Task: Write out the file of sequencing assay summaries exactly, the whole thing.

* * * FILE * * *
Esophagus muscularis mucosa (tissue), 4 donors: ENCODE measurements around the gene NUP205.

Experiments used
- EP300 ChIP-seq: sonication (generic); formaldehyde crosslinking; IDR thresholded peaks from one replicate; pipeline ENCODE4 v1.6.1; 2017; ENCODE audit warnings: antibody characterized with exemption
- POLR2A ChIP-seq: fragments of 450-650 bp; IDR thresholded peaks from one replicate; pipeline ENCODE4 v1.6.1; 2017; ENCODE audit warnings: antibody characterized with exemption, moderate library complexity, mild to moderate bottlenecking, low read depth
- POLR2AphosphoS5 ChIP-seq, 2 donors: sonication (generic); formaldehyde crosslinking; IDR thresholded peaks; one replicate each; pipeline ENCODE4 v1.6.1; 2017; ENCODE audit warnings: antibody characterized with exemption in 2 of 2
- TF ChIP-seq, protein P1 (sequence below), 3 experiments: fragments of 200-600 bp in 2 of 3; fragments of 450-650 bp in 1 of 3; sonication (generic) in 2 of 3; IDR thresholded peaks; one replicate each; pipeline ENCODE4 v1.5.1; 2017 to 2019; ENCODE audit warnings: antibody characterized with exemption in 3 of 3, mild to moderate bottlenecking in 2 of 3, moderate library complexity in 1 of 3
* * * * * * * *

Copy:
Esophagus muscularis mucosa (tissue), 4 donors: ENCODE measurements around the gene NUP205.

Experiments used
- EP300 ChIP-seq: sonication (generic); formaldehyde crosslinking; IDR thresholded peaks from one replicate; pipeline ENCODE4 v1.6.1; 2017; ENCODE audit warnings: antibody characterized with exemption
- POLR2A ChIP-seq: fragments of 450-650 bp; IDR thresholded peaks from one replicate; pipeline ENCODE4 v1.6.1; 2017; ENCODE audit warnings: antibody characterized with exemption, moderate library complexity, mild to moderate bottlenecking, low read depth
- POLR2AphosphoS5 ChIP-seq, 2 donors: sonication (generic); formaldehyde crosslinking; IDR thresholded peaks; one replicate each; pipeline ENCODE4 v1.6.1; 2017; ENCODE audit warnings: antibody characterized with exemption in 2 of 2
- TF ChIP-seq, protein P1 (sequence below), 3 experiments: fragments of 200-600 bp in 2 of 3; fragments of 450-650 bp in 1 of 3; sonication (generic) in 2 of 3; IDR thresholded peaks; one replicate each; pipeline ENCODE4 v1.5.1; 2017 to 2019; ENCODE audit warnings: antibody characterized with exemption in 3 of 3, mild to moderate bottlenecking in 2 of 3, moderate library complexity in 1 of 3